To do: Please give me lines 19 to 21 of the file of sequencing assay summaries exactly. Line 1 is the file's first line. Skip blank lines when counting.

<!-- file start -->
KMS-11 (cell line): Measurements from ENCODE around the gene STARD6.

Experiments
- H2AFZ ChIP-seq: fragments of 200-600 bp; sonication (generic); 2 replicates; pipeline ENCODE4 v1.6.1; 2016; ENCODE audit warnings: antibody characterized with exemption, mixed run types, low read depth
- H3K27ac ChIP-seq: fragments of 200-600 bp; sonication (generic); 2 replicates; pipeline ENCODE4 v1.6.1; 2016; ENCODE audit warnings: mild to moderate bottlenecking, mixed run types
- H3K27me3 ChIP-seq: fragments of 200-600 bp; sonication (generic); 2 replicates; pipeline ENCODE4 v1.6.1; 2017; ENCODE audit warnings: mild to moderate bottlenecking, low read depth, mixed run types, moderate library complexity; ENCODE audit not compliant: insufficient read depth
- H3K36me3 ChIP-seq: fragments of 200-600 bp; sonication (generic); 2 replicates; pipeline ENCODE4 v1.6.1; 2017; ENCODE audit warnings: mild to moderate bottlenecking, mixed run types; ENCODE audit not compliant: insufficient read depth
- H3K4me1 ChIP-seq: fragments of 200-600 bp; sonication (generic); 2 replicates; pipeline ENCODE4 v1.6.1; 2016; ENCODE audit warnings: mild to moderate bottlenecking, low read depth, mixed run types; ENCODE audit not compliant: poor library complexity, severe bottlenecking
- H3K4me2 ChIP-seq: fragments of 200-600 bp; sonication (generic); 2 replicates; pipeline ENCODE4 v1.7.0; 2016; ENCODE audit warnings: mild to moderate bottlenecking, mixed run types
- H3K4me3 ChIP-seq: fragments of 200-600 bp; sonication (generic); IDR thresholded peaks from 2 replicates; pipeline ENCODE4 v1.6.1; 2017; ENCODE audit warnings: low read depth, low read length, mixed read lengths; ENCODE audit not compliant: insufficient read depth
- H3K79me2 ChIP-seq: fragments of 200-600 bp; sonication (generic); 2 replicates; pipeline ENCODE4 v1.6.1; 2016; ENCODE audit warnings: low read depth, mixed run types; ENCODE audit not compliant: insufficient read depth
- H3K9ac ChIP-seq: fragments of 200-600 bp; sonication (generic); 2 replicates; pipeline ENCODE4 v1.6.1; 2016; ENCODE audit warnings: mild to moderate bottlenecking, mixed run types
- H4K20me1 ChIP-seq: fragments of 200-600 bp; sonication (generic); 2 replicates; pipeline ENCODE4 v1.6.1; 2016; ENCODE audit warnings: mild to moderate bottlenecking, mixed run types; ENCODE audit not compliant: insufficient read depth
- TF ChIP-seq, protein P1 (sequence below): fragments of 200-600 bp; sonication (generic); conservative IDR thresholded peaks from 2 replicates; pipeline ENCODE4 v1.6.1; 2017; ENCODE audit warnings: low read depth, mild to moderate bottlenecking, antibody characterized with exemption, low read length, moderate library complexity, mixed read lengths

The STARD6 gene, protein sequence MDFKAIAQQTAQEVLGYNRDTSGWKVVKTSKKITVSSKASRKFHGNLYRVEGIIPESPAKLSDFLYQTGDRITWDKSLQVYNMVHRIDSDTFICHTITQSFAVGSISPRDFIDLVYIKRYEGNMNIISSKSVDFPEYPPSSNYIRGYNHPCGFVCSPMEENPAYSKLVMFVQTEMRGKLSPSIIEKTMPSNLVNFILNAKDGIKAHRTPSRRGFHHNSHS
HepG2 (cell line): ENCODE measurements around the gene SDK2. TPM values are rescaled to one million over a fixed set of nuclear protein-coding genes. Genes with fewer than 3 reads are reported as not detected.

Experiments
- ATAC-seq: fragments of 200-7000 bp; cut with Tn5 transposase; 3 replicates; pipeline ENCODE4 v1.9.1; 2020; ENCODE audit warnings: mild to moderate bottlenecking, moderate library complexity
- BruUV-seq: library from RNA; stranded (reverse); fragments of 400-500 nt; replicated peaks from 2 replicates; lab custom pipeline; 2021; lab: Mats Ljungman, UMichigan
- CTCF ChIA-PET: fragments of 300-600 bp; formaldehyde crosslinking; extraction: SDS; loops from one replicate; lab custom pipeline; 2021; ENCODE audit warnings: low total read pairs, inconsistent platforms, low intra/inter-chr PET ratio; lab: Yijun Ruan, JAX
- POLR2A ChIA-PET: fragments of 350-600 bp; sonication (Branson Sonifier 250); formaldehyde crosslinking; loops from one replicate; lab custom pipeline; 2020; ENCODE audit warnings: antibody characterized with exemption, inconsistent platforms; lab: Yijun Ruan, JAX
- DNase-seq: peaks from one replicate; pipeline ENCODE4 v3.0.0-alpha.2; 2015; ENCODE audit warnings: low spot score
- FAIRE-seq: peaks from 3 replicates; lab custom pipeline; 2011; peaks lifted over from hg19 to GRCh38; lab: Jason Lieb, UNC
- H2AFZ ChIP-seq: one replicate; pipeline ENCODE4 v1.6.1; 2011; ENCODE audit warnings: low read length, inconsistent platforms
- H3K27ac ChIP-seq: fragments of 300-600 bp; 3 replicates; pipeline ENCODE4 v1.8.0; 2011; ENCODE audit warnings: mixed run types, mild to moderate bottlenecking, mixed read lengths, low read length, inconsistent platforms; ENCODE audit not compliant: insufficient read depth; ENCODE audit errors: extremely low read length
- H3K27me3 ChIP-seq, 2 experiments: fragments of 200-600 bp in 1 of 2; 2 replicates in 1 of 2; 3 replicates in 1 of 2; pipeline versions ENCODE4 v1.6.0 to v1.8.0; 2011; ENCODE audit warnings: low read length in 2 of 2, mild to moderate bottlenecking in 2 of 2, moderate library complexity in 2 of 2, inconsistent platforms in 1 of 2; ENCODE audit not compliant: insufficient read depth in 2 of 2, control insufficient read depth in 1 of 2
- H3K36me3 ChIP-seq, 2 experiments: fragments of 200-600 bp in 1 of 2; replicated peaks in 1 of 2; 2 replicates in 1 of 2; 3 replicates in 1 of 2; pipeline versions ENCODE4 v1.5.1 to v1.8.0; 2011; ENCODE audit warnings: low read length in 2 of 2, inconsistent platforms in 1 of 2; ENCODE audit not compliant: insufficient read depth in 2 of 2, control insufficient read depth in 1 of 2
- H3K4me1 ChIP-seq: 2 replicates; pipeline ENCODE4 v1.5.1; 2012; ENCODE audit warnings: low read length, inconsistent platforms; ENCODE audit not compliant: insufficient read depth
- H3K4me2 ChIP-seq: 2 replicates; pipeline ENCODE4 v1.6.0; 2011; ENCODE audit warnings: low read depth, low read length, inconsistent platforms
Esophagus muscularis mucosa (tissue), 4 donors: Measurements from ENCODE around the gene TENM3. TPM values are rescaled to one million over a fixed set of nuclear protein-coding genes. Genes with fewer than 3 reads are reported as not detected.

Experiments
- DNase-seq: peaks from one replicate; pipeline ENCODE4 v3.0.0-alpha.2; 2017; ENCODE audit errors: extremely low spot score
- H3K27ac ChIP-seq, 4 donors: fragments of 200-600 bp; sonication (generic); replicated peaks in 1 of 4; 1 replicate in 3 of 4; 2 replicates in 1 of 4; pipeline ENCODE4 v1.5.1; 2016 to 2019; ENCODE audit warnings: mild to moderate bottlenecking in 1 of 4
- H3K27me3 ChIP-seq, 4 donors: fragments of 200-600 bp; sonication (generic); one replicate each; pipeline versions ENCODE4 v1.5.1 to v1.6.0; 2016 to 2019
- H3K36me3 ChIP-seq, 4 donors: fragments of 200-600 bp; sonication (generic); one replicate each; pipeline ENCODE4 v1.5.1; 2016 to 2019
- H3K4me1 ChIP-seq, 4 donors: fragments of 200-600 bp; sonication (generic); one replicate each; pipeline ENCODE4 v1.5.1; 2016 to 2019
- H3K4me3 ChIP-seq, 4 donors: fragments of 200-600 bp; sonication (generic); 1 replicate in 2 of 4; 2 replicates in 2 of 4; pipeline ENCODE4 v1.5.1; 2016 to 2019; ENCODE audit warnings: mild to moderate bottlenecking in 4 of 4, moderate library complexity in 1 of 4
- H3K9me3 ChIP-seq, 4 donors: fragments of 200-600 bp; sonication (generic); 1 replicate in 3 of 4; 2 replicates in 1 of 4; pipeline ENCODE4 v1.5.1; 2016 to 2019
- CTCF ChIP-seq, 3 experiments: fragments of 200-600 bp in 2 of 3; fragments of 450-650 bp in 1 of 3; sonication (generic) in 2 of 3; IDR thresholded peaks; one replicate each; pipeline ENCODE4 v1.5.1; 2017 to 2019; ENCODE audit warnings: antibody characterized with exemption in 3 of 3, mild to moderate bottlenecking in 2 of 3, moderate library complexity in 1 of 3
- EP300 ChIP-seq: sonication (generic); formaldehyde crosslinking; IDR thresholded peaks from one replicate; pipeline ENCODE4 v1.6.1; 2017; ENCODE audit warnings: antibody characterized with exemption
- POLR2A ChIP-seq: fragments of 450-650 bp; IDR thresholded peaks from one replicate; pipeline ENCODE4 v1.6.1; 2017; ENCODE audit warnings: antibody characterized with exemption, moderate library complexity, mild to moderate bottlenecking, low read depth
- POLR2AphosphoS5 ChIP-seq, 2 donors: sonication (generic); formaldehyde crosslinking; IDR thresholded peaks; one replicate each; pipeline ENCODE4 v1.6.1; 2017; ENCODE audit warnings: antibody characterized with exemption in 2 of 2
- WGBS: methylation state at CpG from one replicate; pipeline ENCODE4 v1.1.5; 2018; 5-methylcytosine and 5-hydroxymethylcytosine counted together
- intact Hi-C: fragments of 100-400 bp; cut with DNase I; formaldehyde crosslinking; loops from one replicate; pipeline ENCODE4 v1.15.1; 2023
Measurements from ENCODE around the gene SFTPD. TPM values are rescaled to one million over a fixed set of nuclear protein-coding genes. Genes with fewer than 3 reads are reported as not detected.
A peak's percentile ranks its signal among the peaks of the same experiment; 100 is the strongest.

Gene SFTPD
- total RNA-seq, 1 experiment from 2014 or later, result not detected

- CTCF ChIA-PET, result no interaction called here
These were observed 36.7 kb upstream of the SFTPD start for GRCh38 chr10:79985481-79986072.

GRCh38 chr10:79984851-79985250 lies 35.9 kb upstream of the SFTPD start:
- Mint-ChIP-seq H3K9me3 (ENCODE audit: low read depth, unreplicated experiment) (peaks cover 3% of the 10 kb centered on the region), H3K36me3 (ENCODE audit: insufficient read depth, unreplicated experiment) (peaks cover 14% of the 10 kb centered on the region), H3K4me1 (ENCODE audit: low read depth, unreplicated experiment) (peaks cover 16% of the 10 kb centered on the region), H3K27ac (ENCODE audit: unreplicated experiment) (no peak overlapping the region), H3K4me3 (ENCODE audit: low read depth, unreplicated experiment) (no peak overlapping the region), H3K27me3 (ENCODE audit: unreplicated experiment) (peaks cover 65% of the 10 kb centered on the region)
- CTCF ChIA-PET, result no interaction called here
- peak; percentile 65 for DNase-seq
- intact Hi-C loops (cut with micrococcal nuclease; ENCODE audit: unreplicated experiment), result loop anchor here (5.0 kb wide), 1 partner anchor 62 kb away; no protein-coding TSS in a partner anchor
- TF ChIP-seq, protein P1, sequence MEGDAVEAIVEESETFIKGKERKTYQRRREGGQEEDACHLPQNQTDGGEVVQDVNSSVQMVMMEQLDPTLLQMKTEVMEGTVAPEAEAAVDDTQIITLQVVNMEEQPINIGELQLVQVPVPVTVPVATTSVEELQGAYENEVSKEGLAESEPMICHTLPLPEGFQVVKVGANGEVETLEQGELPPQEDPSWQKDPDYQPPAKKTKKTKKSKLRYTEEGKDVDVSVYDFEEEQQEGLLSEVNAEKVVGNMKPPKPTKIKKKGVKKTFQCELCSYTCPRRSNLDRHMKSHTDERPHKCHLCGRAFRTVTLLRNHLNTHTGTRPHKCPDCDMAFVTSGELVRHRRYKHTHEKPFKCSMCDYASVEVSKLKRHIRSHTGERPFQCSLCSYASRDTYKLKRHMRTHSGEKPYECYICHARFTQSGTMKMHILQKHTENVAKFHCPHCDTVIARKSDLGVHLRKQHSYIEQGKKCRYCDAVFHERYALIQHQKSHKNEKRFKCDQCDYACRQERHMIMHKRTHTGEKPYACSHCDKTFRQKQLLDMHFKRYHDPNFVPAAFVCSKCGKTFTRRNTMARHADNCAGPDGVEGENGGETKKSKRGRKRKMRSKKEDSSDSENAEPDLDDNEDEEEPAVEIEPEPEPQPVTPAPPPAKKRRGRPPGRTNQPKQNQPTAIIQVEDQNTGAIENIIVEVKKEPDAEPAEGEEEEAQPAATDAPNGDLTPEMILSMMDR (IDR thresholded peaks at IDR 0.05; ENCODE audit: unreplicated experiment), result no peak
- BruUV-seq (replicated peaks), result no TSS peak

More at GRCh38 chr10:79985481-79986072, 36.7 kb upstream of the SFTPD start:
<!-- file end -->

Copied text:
- CTCF ChIA-PET: fragments of 300-600 bp; formaldehyde crosslinking; extraction: SDS; loops from one replicate; lab custom pipeline; 2021; ENCODE audit warnings: low total read pairs, inconsistent platforms, low intra/inter-chr PET ratio; lab: Yijun Ruan, JAX
- POLR2A ChIA-PET: fragments of 350-600 bp; sonication (Branson Sonifier 250); formaldehyde crosslinking; loops from one replicate; lab custom pipeline; 2020; ENCODE audit warnings: antibody characterized with exemption, inconsistent platforms; lab: Yijun Ruan, JAX
- DNase-seq: peaks from one replicate; pipeline ENCODE4 v3.0.0-alpha.2; 2015; ENCODE audit warnings: low spot score